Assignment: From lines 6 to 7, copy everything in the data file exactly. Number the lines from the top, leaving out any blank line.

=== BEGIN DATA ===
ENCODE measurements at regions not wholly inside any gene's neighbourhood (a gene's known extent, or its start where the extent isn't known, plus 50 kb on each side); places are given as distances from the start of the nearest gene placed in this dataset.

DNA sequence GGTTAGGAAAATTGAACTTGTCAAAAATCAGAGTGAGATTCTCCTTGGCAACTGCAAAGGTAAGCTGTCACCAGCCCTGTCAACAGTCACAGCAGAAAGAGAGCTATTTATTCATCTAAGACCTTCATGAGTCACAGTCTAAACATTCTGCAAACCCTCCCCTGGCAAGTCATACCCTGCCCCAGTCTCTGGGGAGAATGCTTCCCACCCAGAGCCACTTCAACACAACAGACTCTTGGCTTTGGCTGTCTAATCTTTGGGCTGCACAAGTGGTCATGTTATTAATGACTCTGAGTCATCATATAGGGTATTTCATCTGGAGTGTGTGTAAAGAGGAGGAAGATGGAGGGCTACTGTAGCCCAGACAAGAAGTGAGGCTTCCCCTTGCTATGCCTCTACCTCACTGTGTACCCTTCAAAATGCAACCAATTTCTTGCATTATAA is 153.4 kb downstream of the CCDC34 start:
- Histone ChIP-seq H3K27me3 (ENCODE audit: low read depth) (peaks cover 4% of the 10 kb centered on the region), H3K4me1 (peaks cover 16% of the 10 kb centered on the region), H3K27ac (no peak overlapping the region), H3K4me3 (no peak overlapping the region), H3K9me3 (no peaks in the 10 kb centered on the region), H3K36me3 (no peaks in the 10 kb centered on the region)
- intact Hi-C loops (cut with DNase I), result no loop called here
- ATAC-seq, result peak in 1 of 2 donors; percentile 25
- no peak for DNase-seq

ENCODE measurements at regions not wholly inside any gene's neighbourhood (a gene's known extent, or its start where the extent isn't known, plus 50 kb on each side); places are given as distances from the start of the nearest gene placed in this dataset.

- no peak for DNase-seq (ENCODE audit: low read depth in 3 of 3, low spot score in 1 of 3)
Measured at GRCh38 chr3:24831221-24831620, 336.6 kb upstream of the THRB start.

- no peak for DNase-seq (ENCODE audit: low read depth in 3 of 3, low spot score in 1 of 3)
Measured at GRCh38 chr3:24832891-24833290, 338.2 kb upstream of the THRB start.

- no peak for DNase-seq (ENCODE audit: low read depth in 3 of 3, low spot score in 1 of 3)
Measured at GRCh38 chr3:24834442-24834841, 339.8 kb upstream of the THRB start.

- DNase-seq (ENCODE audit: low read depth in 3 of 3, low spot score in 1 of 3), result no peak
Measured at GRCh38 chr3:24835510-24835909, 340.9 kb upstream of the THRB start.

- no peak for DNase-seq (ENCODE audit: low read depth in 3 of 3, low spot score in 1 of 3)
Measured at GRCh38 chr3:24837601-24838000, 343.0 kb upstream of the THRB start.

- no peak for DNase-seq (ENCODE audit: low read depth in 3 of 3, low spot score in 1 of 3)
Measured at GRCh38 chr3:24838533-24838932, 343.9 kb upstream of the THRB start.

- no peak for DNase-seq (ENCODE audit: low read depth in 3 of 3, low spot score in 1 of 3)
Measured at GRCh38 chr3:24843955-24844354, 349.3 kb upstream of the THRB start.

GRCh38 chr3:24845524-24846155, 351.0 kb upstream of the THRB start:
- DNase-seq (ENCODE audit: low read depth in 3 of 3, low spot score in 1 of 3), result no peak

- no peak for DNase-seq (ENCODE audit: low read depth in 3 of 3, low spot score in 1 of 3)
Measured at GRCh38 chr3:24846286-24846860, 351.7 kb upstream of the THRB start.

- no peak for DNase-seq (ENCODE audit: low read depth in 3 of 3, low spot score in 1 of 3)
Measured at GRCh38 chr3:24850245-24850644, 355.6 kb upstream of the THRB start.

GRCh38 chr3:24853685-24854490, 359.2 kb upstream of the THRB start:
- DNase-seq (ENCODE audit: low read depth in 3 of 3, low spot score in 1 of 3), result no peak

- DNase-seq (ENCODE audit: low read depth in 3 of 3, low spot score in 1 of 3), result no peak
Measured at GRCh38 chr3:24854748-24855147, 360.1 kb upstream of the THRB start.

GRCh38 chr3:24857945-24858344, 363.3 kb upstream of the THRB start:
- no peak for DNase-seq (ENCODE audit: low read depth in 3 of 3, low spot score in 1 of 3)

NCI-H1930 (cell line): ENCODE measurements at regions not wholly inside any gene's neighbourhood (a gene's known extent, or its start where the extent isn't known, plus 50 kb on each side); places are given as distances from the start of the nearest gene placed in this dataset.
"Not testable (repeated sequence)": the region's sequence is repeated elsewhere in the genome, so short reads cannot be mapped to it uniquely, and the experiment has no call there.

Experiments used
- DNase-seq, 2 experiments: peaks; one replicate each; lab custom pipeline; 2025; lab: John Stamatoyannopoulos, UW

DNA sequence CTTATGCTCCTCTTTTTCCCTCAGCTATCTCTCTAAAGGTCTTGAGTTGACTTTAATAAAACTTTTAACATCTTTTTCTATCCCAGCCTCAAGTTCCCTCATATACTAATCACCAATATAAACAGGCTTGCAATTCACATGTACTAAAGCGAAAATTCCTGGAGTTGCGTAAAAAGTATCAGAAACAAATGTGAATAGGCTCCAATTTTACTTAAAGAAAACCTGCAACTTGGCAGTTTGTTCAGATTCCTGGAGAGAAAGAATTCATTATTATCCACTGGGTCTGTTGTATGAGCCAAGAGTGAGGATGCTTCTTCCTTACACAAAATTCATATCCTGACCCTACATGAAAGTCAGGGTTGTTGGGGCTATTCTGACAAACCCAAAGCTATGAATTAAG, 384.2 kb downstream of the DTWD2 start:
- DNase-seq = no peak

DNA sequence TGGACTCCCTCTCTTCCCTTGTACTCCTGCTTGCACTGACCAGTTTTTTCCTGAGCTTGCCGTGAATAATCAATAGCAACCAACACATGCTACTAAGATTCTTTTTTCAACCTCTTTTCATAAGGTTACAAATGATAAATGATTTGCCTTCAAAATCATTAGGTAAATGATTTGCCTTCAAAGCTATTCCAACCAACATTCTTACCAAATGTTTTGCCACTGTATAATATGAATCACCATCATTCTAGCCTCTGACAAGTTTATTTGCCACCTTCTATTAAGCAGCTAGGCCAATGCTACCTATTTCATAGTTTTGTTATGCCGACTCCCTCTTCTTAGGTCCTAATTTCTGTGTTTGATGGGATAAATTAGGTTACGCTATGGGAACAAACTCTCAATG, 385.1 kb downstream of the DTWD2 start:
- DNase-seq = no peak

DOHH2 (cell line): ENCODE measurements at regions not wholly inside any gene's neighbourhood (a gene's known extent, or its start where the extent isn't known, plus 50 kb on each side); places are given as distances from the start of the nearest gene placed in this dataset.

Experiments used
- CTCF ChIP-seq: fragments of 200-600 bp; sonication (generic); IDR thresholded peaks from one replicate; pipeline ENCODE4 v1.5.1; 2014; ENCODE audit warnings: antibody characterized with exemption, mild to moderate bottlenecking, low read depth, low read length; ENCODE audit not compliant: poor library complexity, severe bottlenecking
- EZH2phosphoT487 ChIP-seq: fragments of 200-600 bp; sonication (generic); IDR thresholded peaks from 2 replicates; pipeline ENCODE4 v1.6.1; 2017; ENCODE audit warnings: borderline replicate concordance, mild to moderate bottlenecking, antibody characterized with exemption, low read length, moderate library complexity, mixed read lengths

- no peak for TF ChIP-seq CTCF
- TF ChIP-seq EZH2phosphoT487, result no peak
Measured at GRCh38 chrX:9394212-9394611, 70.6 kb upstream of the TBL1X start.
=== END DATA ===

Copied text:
- no peak for DNase-seq

ENCODE measurements at regions not wholly inside any gene's neighbourhood (a gene's known extent, or its start where the extent isn't known, plus 50 kb on each side); places are given as distances from the start of the nearest gene placed in this dataset.